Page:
Send employees regular tips for balancing work and home, strategies for coping with loneliness, and guidelines for scheduling a virtual appointments. Keep people connected and engaged by using social media to host informal chats, trivia games and other non-work related activities.

9. Grow digitally dexterity

Make better use of new technology to address our need for personal connection, mentoring and a sense of belonging. Businesses can create digital workplaces that make it easier for all kinds of employees to work in flexible environments while also living their lives. The rise of 5G networks and connected machines will enable virtual on-the-go and shared workstations.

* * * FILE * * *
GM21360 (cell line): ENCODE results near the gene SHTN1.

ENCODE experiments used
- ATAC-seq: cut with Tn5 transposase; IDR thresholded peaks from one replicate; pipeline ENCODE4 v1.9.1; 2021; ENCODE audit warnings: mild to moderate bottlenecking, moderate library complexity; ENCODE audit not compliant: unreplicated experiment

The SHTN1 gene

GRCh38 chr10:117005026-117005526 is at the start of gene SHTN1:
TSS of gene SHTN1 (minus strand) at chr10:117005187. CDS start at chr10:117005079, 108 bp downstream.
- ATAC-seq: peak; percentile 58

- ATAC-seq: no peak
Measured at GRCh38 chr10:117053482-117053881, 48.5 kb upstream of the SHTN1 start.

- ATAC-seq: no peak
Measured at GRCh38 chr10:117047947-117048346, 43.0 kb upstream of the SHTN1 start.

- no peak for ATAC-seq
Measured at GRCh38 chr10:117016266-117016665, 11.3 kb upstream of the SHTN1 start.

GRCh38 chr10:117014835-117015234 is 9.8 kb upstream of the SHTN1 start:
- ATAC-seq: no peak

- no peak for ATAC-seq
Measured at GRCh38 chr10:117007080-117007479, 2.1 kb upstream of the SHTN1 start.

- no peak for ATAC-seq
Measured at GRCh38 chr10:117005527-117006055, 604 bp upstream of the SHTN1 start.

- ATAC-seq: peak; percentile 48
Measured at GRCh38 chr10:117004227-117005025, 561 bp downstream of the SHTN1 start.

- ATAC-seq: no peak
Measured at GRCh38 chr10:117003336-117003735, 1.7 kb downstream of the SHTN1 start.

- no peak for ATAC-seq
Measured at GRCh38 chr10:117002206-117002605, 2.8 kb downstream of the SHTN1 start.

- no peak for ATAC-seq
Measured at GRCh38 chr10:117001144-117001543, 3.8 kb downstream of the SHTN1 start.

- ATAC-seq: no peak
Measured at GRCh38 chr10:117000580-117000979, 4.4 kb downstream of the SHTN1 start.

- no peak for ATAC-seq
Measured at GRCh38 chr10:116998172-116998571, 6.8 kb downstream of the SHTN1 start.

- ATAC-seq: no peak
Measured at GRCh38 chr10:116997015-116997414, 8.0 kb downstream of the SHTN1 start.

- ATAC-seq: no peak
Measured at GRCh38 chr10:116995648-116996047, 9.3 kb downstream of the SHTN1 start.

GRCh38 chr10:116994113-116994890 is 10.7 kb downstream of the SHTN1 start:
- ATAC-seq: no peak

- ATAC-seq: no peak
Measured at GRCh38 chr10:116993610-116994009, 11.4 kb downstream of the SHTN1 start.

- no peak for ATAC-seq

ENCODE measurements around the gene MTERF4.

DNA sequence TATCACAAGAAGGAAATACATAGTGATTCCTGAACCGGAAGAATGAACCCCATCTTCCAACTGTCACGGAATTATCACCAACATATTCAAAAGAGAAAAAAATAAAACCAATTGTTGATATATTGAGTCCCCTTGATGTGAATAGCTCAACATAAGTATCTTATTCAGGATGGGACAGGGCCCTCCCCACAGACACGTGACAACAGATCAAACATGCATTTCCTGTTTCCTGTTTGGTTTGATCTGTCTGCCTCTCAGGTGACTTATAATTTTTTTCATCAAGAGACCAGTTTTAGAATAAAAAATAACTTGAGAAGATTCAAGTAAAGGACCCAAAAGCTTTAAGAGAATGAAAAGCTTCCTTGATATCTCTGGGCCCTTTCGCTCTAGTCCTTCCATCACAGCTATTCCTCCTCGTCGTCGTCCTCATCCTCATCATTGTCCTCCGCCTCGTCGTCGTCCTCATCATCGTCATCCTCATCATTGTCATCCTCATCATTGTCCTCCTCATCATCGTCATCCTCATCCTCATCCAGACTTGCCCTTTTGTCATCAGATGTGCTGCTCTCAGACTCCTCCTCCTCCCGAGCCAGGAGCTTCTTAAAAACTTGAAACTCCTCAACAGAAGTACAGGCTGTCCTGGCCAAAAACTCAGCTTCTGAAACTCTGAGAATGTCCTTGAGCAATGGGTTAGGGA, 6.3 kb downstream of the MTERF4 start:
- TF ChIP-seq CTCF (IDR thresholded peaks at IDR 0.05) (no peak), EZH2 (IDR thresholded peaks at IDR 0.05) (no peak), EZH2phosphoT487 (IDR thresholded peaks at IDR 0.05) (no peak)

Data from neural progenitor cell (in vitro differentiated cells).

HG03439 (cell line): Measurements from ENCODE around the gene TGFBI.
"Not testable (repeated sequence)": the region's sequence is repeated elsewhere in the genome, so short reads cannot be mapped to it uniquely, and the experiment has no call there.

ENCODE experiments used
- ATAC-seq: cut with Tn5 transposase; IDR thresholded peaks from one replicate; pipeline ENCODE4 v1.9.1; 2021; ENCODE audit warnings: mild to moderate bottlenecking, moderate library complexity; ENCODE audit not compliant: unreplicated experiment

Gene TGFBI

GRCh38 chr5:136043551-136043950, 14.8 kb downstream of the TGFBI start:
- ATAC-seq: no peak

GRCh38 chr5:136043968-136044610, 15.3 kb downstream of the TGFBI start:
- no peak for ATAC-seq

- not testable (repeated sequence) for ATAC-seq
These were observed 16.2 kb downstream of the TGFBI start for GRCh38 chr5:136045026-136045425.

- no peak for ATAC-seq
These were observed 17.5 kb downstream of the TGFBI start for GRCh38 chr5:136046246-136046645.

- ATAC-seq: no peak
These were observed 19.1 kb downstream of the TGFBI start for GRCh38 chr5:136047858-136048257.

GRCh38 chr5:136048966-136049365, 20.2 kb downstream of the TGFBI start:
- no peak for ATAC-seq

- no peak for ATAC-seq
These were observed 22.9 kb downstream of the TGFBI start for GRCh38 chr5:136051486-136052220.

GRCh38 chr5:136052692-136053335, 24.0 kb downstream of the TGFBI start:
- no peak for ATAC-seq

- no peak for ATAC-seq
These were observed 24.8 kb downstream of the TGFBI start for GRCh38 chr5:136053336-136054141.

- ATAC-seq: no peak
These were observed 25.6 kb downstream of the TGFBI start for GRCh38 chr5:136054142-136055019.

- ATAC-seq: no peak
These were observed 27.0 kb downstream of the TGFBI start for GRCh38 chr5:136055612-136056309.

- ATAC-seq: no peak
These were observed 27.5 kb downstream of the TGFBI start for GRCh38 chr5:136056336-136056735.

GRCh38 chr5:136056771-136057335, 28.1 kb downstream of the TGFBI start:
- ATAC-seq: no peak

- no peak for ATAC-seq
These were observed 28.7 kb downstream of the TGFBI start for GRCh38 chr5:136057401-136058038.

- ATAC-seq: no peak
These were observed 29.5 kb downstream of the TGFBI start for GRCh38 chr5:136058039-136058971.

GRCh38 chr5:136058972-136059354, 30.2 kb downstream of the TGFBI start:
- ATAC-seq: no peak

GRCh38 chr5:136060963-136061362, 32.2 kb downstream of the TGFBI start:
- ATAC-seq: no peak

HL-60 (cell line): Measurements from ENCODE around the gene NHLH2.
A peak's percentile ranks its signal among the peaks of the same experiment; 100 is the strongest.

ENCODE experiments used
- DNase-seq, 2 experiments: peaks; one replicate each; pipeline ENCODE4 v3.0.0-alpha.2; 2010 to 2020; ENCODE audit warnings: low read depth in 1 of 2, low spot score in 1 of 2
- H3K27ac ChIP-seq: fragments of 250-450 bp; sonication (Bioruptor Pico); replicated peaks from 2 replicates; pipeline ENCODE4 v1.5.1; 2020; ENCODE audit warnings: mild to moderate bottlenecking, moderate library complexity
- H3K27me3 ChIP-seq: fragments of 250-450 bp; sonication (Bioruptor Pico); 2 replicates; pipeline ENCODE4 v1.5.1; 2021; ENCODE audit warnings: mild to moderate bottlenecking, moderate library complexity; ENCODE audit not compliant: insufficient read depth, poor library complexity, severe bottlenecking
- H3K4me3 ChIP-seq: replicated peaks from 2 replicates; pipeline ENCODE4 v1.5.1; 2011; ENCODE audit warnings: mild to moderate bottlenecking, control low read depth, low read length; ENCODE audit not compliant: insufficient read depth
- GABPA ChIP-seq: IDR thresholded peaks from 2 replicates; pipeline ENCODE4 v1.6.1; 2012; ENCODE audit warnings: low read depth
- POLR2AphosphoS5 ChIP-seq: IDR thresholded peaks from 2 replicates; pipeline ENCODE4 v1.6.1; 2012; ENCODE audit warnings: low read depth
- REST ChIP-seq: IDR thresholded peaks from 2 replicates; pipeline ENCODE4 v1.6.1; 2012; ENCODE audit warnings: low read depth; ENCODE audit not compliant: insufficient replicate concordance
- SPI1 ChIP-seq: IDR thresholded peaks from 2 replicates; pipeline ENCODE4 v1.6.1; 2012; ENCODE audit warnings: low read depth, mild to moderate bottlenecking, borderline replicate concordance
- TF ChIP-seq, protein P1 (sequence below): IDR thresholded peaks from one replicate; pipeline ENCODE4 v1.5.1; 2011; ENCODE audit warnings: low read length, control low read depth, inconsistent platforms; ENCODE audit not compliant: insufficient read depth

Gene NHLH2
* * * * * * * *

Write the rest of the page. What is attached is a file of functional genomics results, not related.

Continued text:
10. Offer shared work stations

Companies are now offering hot spots instead of an assigned desk. When you show up, you sign-up for a hotspot and use a shared desk as a workstation. Hot workstations will provide employees with all the amenities of a digital workplace, from AI-powered assistants that prep whiteboard presentations to virtual reality headsets that put you at the table of a morning meeting with co-workers around the world.

By 2028, employees will use avatars, language software, conversational interfaces, and real-time dialect translation to work and speak with team members across languages, borders, and cultures, with almost no loss of context or meaning.

11. Repurpose the office

Incentivize people to come to the office. Redesign the office for teamwork and collaboration vs. independent work. Make the office the new off-site for special events, team-building, cross-functional gatherings and other important meetings.

12. Consider satellite workplaces

More and more, we’ll see satellite workplaces in neighborhoods where people can get out of the house for a few hours but don’t have to have a long commute into a crowded office building.